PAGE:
Central Otago secondary schools are divided on how to treat cellphone use in schools but have one thing in common, evolution.
Principals were in accord when they said policies were constantly evolving to meet the demands and challenges of a digital world.
Dunstan High School, in Alexandra, had relaxed rules compared with others.
‘‘Our guidelines are we do not allow cellphone use in class unless permission is given by a teacher for situations where they can be useful for learning,’’ principal Reece Goldsmith said.
Pupils at the year 9-13 school were allowed to access them during breaks.
‘‘Generally this works quite well although from time to time phones need to be handed in to the office and parents contacted when phones are being misused.’’
The school’s policy was not set in stone.
‘‘We have considered banning them, but currently feel educating around appropriate usage is our preferred approach; this is not to say that we won’t review this approach if needed,’’ Mr Goldsmith said.
Cromwell College principal Mason Stretch said the school first addressed the issue in 2018.
That policy has since evolved.
Initially, year 7-9 pupils were not allowed to use their phones at school.
Last year, the threshold was lifted to include year 10 pupils.
While it was accepted some pupils needed to carry phones, use of them at school could result in a phone being taken from a pupil until the end of the school day, he said.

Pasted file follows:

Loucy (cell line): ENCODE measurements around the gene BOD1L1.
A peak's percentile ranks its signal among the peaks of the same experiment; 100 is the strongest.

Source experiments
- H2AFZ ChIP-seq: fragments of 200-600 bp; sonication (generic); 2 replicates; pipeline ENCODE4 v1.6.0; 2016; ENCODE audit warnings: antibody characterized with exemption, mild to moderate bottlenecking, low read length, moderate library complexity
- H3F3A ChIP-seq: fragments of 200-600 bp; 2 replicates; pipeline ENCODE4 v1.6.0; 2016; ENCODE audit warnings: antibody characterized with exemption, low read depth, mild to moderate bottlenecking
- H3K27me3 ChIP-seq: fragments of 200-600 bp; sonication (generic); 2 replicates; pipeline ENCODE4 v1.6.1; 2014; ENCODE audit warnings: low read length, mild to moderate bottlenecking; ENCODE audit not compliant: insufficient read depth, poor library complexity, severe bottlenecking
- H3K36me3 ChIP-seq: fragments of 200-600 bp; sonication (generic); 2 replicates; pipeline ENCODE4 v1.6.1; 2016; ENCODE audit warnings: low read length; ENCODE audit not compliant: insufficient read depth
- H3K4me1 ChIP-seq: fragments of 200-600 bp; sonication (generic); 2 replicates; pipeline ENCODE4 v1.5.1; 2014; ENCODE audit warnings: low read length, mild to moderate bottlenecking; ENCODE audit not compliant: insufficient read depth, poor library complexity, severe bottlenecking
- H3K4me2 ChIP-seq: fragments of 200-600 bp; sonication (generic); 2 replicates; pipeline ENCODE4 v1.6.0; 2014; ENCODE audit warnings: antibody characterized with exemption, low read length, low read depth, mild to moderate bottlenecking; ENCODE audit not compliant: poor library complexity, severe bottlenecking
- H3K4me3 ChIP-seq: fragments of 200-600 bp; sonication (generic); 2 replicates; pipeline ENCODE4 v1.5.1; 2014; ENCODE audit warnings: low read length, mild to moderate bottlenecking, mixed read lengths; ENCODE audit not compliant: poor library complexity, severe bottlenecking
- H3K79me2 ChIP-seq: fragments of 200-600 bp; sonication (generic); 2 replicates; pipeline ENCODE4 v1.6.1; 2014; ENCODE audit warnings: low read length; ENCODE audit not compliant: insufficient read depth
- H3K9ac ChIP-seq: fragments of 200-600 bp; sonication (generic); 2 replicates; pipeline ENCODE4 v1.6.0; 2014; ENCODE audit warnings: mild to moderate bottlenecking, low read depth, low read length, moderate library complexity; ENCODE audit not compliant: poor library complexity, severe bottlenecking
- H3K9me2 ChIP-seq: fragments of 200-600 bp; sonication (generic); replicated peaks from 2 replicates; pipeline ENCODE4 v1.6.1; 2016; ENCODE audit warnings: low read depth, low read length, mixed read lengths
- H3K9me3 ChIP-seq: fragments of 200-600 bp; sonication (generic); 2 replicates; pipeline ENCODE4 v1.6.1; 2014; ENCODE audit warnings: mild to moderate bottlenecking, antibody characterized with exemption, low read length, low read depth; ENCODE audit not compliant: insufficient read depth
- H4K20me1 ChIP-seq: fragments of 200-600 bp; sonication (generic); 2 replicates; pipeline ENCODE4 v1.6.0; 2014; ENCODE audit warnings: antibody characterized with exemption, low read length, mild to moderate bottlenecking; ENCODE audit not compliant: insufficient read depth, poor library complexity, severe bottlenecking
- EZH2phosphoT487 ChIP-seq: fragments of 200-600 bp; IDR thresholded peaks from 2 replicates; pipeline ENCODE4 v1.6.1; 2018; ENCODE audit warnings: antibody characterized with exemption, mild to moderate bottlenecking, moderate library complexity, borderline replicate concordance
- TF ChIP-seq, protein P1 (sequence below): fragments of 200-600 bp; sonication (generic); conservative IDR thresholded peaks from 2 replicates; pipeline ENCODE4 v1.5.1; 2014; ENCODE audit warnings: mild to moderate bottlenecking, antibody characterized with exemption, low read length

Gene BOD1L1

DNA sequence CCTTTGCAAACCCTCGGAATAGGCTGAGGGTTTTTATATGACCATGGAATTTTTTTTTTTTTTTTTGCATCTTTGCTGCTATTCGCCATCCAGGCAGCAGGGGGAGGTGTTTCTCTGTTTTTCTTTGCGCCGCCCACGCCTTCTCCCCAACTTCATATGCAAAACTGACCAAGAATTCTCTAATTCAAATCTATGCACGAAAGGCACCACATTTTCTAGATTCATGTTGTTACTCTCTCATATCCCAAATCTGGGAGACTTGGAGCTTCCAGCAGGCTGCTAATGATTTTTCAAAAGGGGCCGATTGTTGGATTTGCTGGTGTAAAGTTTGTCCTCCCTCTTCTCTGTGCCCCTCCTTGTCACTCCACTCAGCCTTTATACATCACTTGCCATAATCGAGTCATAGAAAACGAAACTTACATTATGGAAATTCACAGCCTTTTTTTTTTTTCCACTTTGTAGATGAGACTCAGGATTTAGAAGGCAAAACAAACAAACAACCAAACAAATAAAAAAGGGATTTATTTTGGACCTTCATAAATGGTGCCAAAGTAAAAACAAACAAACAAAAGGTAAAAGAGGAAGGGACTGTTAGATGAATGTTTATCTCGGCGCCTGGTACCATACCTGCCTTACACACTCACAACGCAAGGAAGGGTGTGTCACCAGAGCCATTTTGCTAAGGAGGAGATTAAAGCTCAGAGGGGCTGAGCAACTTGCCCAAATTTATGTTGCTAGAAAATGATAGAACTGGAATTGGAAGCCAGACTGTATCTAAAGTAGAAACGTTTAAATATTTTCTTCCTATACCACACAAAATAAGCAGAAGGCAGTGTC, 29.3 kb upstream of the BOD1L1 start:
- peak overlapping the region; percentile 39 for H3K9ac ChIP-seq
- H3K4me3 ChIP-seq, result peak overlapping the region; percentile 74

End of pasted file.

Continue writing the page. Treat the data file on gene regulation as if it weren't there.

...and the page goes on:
The policy was more lax for pupils in years 11-13.
‘‘Years 11 to 13 can bring cellphones and use them at lunchtimes and intervals and may be able to use them in class at the teacher’s discretion,’’ Mr Stretch said.
‘‘We found there was a battle during class times with pupils more engaged with their phones and the constant notifications.’’
At Maniototo Area School in Ranfurly, principal Joe Ferdinands said the policy at the year 1-13 school had been in its present form for three years.
‘‘It has been longer than that but we kept tweaking it.’’
Pupils were required to hand in their phones at the start of the day.
They could retrieve them during their lunch break before handing them back in until 3pm.
However, the occasional pupil did flout the rules, Mr Ferdinands said.
‘‘They sneak in a second phone but they get caught out or ratted on.’’
Roxburgh Area School’s policy was ‘‘under review’’, principal Gary Pasco said.
He would not disclose what changes were being made to the previous policy, which had been open access for pupils from year 7 and up, until parents had been notified.
It was pupils themselves who prompted the changes.
‘‘It was feedback from students that got us thinking about the need for a consistent approach around the use of cellphones in school,’’ Mr Pasco said.
Internet watchdog Netsafe chief executive Martin Cocker said differences in approach were to be expected.
‘‘It is typical of New Zealand in that schools are selfgoverned and individual schools set their own rules and guidelines regarding cellphone use.’’
The Netsafe Schools Programme was a 21-point online safety guide that did not differentiate between devices with access to the internet, Mr Cocker said.
Ministry of Education deputy secretary sector enablement and support Katrina Casey said school boards of trustees were free to make school rules on a wide range of matters including cellphones.
‘‘We expect schools to communicate very clearly with parents what their school policies are and to consult with their school communities when they update or change them. Most students understand the need for rules, the rulemaking process and the important role they themselves play in promoting positive school environments.’’